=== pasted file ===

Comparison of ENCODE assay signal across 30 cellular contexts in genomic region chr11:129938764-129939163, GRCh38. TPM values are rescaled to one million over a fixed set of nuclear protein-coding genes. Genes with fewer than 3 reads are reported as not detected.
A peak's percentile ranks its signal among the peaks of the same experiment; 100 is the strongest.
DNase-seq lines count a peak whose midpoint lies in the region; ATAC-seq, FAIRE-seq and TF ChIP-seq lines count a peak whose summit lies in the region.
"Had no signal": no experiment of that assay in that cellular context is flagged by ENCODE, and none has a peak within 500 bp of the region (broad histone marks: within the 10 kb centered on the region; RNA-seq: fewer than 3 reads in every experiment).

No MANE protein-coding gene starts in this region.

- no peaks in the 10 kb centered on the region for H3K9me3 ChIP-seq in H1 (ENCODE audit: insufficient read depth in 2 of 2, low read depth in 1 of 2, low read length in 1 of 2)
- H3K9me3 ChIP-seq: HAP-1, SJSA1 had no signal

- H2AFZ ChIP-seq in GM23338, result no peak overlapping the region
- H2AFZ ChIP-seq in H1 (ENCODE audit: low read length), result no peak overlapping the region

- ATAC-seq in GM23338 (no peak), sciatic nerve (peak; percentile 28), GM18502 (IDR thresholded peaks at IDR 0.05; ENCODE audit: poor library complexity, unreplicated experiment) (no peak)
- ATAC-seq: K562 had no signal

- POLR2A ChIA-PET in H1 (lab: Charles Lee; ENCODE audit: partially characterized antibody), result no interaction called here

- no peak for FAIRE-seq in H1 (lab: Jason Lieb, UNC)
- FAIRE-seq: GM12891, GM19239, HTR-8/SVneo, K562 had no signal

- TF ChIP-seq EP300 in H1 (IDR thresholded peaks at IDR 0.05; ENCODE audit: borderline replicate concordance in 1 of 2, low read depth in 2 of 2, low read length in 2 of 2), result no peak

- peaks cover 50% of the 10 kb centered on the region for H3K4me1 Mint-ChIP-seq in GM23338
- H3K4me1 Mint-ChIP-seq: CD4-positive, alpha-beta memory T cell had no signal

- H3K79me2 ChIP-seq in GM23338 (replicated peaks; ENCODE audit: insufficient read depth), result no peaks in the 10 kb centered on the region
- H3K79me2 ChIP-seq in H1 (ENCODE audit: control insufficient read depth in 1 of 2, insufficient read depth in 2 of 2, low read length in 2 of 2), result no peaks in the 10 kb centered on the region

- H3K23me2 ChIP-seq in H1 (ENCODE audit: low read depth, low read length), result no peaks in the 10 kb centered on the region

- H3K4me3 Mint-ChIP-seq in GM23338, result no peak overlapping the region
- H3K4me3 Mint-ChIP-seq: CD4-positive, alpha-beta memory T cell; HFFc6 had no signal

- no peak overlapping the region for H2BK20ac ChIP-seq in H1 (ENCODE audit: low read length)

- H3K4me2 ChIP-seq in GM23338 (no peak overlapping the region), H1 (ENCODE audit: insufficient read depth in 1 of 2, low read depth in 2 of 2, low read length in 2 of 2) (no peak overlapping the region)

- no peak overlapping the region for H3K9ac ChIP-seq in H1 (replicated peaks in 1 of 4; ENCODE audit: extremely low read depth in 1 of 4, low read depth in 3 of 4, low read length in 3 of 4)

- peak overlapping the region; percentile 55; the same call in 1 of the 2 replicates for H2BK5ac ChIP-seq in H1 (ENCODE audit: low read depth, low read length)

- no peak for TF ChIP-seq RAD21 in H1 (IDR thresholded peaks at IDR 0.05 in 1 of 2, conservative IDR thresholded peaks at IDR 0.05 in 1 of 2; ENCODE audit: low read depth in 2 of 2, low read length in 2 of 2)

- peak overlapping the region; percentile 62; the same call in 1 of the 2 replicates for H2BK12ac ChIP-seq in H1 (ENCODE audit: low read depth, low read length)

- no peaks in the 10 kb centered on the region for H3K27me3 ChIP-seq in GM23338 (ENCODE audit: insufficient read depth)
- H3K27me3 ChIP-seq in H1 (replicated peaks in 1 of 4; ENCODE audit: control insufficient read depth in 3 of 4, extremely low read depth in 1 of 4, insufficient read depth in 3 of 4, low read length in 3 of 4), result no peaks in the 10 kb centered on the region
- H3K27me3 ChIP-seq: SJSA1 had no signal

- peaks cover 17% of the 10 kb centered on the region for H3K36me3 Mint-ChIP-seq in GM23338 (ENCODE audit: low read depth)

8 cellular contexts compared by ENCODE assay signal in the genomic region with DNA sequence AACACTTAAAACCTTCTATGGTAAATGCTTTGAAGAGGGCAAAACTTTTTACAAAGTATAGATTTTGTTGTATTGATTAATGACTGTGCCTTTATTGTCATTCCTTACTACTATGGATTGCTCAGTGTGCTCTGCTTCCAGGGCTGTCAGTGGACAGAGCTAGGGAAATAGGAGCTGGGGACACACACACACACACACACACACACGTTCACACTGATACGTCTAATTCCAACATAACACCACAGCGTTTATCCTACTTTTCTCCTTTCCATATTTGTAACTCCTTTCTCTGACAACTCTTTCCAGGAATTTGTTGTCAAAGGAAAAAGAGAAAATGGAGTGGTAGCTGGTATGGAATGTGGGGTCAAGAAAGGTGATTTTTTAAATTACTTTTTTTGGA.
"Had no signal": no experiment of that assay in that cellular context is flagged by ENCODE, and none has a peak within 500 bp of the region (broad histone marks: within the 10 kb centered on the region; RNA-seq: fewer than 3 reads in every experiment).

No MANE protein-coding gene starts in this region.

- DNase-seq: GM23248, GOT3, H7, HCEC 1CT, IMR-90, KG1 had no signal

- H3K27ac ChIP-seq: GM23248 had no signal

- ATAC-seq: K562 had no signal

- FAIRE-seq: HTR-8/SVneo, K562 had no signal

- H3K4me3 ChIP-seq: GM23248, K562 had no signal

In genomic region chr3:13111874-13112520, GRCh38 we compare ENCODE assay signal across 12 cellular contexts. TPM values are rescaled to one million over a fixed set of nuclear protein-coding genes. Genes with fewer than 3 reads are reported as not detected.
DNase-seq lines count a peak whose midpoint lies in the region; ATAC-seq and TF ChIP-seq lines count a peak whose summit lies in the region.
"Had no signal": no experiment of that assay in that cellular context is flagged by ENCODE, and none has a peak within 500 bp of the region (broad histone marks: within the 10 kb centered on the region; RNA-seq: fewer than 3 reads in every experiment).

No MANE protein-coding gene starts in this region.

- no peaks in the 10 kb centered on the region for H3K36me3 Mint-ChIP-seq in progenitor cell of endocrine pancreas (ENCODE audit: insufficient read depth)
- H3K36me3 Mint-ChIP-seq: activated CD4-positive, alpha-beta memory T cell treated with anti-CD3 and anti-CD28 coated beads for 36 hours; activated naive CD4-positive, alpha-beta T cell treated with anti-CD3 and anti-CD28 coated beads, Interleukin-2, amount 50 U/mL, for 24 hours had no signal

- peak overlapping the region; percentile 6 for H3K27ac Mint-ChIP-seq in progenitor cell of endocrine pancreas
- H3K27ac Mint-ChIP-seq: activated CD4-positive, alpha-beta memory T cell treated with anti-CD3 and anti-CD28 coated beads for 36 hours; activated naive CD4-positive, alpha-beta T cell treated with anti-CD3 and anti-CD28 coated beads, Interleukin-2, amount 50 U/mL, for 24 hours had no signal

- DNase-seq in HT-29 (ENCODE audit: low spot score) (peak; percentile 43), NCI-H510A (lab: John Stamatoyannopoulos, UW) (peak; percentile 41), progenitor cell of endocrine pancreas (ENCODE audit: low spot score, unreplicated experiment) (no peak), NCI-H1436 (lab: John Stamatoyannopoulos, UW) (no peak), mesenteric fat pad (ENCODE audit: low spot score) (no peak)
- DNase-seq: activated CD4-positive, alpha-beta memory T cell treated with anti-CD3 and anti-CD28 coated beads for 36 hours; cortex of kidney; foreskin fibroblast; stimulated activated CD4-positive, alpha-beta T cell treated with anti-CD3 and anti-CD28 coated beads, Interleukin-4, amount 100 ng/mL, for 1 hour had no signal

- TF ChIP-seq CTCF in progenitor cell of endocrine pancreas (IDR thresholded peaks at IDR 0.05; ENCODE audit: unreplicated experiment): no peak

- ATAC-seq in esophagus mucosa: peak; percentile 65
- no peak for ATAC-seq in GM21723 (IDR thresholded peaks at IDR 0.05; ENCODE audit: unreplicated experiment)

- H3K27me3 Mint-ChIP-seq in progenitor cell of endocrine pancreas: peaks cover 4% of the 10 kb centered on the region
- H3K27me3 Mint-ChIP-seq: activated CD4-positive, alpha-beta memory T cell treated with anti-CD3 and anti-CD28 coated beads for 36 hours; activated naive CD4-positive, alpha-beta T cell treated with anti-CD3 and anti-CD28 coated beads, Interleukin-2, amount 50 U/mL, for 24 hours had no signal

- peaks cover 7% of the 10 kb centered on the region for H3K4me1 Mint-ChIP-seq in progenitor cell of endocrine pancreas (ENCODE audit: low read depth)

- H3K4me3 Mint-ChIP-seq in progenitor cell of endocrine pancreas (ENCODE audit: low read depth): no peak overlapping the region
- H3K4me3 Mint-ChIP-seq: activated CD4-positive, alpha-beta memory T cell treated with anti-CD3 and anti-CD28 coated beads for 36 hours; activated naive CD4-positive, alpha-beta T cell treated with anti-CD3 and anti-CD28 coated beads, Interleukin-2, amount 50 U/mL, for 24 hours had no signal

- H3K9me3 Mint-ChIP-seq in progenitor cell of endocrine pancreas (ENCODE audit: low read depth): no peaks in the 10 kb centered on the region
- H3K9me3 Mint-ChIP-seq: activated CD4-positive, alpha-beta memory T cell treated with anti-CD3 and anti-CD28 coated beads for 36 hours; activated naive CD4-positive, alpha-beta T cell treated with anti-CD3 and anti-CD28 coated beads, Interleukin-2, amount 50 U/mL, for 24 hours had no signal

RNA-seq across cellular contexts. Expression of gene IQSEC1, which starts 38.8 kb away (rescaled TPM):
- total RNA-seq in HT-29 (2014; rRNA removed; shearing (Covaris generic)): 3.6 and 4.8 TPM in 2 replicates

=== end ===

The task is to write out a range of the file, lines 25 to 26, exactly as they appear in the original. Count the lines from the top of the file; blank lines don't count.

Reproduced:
- no peak overlapping the region for H3K9ac ChIP-seq in H1 (replicated peaks in 1 of 4; ENCODE audit: extremely low read depth in 1 of 4, low read depth in 3 of 4, low read length in 3 of 4)

- peak overlapping the region; percentile 55; the same call in 1 of the 2 replicates for H2BK5ac ChIP-seq in H1 (ENCODE audit: low read depth, low read length)